Perth commentator Tim Treadgold is one of the state's highest-profile business journalists. He brings decades of experience to Business News, offering readers sharp and insightful analysis of current events and breaking news.
Mathematically it’s impossible, but in about 11 days Australian investors will discover whether one plus one can add up to more than two – because that’s the day the son of BHP Billiton, South32, lists on the ASX.
Can interest rates rise and fall at the same time? They can if you’re looking at different markets, because just as the Reserve Bank of Australia considers a fresh cut in its prime rate to try and boost the local economy, interest rates in other markets are starting to rise.
It’s not easy finding a connection between a big Australian cattle company, an American business that makes jet engines, and the Western Australian government’s insurance arm, but if you look closely they’re all doing something at the same time – selling property.
Andrew Forrest’s worst nightmare is that he will one day relive his painful experience with pioneering low-grade nickel ore processor Anaconda Nickel; so surely he must have suffered an ‘Anaconda moment’ when the iron ore price fell below $US50 a tonne overnight.
At first glance, the planned $600 million expansion of Perth’s Karrinyup Shopping Centre seems to run counter to the relentless march of internet retailing, especially as a fresh report predicts that 50 per cent of all retail sales will be made over the internet in less than 10 years.
It might be bold to suggest that Andrew Forrest consider a career change, but as his fortune shrinks and as his iron ore business struggles in a flooded market, there is a nickel deal to be done that could be a lot more fun than playing the role of fading star.
You don’t need to listen too closely to hear the pips squeaking in Western Australia’s iron ore lemon after a week-long debate about the state’s most important industry, which appears to be heading for a crisis that will hit companies and governments in equal measure.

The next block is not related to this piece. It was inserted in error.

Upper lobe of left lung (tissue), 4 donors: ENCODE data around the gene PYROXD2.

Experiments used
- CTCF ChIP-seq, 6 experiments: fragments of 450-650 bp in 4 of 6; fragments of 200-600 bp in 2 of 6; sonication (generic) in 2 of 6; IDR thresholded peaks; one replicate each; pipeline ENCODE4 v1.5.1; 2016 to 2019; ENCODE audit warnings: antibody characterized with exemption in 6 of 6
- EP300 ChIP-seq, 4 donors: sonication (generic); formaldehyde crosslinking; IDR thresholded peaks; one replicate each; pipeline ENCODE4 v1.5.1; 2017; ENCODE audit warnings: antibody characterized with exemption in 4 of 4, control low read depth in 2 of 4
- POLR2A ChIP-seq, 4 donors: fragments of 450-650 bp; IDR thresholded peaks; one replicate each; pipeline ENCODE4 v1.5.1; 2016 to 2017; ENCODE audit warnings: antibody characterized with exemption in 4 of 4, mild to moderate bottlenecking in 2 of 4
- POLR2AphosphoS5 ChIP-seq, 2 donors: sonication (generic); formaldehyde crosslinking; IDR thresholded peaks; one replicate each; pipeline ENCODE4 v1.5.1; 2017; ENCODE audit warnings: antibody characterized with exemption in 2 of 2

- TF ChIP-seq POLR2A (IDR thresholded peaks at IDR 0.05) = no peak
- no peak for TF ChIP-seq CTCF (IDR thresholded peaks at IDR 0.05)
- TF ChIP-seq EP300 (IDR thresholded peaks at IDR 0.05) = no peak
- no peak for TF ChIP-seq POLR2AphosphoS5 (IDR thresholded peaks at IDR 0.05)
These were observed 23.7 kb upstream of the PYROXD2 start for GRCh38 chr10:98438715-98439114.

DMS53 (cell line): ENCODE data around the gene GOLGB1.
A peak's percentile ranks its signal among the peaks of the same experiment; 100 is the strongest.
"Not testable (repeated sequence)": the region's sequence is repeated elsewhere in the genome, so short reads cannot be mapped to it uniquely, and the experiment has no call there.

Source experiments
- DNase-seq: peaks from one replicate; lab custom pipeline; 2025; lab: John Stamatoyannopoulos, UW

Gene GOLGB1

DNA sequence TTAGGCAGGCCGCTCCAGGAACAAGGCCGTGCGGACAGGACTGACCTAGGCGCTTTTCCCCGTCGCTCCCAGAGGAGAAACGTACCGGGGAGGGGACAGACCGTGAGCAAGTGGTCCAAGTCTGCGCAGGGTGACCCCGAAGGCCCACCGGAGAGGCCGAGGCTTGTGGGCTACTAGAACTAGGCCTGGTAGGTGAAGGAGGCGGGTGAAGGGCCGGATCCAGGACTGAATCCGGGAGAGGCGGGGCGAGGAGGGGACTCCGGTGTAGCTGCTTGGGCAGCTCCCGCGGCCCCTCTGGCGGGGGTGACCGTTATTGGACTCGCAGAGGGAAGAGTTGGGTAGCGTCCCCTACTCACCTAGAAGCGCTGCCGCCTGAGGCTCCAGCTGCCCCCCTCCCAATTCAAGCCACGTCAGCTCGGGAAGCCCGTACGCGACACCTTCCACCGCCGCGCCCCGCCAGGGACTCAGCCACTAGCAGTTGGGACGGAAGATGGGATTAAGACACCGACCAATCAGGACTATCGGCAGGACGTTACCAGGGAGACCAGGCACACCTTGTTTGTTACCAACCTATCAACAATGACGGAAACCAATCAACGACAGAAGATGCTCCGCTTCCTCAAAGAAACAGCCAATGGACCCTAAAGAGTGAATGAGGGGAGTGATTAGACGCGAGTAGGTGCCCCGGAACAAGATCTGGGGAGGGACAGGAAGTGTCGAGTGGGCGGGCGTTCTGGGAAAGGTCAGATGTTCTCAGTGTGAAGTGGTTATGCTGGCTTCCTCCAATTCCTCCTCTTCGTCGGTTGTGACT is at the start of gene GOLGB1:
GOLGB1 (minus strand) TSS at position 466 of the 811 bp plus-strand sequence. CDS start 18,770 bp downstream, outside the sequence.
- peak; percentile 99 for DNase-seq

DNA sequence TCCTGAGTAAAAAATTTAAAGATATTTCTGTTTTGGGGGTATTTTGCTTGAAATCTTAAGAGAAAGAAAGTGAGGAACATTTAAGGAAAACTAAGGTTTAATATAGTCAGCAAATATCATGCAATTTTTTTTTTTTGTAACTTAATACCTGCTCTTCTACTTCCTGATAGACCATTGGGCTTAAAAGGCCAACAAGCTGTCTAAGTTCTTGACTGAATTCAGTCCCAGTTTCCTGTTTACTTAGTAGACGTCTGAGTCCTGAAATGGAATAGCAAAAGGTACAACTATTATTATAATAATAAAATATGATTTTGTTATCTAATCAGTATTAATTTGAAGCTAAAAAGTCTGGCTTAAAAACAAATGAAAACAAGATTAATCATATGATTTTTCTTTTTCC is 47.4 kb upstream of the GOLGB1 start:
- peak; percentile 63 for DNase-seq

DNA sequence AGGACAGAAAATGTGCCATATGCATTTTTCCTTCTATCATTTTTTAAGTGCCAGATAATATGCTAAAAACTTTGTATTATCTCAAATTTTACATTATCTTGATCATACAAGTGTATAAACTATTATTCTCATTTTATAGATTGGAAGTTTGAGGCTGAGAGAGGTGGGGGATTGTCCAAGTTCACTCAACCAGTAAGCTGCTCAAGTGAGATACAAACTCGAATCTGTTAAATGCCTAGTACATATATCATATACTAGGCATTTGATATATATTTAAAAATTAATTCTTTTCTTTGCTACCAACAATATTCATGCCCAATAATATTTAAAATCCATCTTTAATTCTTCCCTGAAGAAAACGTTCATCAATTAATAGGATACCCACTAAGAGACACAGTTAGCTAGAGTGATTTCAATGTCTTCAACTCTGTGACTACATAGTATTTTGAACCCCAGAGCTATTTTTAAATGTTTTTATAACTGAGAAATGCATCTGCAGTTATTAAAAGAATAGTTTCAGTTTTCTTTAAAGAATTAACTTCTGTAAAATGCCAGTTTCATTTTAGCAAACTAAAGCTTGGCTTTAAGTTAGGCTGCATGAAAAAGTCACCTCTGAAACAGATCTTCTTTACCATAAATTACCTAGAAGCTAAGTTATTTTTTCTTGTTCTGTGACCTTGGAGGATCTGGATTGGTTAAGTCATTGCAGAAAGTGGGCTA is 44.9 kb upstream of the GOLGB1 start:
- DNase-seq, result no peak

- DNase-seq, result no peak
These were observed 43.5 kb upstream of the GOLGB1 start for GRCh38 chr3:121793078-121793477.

It is a long time since Western Australia had its own finance industry and while shadow banking, the hottest game in the money world, could be just another fad that fades as quickly as it has grown, there is the potential for home-grown finance to make a return to Perth.
If in doubt that we really are sailing in unchartered economic waters, consider one number; it’s a big number, but the estimated $US2 trillion invested around the world in government and corporate bonds that carry a negative interest rate paints a very disturbing picture.
Following the money is always the best way to see what interests a rich man because it tells you two things – what he likes as an investment for future growth, and what he sees as having reached the limits of growth.
Rio Tinto’s strong profit reported earlier today will please investors in one of state’s biggest employers, though the big miner’s fresh round of job shedding is a warning shot across the bows of the Western Australian economy, with more warning shots likely to be fired over the next 12 days.
Australia’s latest political crisis, the potential dumping next week of the prime minister, Tony Abbott, is masking a far greater threat to the country – a fresh outbreak of the GFC caused by the dramatic build-up of private and public debt.
Fortescue Metals Group surprised investors earlier today with a better-than-expected December quarter production report, but that should not stop speculation that it could be a key player in Western Australia’s deal of the decade.
As is the case with most wars, there’s never agreement on who fired the first shot; not that it really matters in a hot war or the currency front, which is rapidly engulfing the world and should soon involve action by Australia.
The second-hand car business was revolutionised 20 years ago with the arrival of the internet, but there is a second revolution under way that promises to be even more disruptive and could have a significant effect on some of Western Australia’s best-known car yards.